The Frederick News-Post editorial of Nov. 19 was wrong in concluding that a new study shows that the sediment-filled Conowingo Pond is not a major cause of pollution in the Chesapeake Bay. The Conowingo Dam is a major source of pollution in the bay.
The News-Post’s editorial commented on a 1,500-page study (released Nov. 13) on effects of the Conowingo reservoir on pollution in the Chesapeake Bay. This was a joint study done by the United States Army Corps of Engineers and the Maryland Department of Natural Resources. The Baltimore Sun was quick to interpret the study as if it refuted the claims of those who argue that the water coming over the Conowingo Dam is a major pollutant of the bay. The News-Post then echoed the interpretation of the Sun. But the problem is that the study does not reach such a conclusion — just the opposite — according to the Maryland Department of Environment, in a statement issued March 18, 2014: “The draft report [the “study”] found that the loss of long-term sediment trapping capacity at the Conowingo Dam is causing impacts to the health of the Chesapeake Bay ecosystem.” MDE made this statement in support of its preliminary determination to deny the water quality certification to Exelon (in connection with Exelon’s application for re-licensure of its permit to operate the hydroelectric facility at the dam).
News-Post editors acknowledged that scouring of sediment from the Conowingo reservoir “does negatively affect a small part of the upper bay.” But The News-Post incorrectly minimized the magnitude of this effect. The scouring that accompanies major storm events causes massive and long-lasting pollution damage to the bay. This scouring takes sediment and nutrients from behind the dam and deposits them in the bay on top of oysters and aquatic plant life. This has a major negative effect on the upper and lower bay. These major storm events do major damage to the bay — damage that hurts the health of the bay for years, as it destroys the oyster habitat. Oysters are the best and natural filter for the bay.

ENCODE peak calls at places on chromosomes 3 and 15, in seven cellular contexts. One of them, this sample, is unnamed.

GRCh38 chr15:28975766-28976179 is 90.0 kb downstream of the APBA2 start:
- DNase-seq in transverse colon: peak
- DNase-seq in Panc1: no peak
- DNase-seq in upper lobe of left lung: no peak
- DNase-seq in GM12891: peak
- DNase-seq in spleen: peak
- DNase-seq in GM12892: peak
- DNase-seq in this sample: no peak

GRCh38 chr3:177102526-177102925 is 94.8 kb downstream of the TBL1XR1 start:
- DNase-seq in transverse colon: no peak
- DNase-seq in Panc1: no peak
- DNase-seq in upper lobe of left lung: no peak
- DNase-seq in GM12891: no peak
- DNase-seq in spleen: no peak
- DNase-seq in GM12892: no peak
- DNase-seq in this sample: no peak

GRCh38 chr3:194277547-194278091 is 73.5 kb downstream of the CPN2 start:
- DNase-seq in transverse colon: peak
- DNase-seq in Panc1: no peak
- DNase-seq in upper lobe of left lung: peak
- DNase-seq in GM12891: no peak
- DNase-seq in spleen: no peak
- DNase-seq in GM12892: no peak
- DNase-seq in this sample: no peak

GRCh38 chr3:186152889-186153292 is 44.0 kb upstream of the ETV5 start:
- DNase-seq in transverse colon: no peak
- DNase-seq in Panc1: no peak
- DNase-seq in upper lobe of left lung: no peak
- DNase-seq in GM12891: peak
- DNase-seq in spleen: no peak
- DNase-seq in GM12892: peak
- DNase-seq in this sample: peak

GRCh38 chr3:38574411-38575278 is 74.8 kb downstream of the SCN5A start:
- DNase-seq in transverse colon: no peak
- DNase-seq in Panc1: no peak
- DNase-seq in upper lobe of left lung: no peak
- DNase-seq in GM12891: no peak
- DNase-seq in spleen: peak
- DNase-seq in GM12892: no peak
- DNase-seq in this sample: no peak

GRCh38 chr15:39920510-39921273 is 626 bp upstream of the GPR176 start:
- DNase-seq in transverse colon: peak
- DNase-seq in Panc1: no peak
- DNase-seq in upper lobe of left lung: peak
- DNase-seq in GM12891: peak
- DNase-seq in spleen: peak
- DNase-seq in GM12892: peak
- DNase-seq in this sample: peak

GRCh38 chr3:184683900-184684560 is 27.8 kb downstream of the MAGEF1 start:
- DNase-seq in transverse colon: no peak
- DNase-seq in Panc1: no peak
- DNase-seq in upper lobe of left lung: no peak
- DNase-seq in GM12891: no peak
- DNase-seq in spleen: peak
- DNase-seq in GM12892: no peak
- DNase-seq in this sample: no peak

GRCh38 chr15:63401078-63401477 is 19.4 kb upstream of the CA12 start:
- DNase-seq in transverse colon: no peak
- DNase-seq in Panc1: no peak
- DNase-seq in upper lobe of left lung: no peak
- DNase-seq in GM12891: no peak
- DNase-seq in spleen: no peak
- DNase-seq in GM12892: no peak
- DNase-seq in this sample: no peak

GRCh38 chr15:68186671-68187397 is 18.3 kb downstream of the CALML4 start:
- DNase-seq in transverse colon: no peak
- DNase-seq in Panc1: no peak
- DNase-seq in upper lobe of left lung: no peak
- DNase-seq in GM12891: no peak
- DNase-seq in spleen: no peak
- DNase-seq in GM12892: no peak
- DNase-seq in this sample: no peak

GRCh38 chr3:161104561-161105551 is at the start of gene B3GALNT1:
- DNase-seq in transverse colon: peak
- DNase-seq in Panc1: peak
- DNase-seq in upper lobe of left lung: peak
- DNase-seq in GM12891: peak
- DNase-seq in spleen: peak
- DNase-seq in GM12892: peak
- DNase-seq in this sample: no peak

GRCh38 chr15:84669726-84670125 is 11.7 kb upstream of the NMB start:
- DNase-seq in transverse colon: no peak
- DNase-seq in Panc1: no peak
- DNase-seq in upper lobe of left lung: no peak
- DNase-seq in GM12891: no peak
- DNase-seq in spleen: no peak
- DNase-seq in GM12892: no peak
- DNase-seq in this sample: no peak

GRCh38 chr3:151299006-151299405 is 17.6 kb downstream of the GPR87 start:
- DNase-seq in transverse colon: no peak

News-Post editors quote Alison Prost, director of the Chesapeake Bay Foundation, as supporting the “most cost-effective means of cleaning the bay.” I agree with this approach, but I disagree that either Prost or the Chesapeake Bay Foundation have supported the most cost-effective means of doing this. In fact, many of their proposals are extremely cost-ineffective, including current requirements that the state is proposing to require of Frederick County in the pending stormwater discharge permit.
is a Frederick County Commissioner. He writes from Frederick.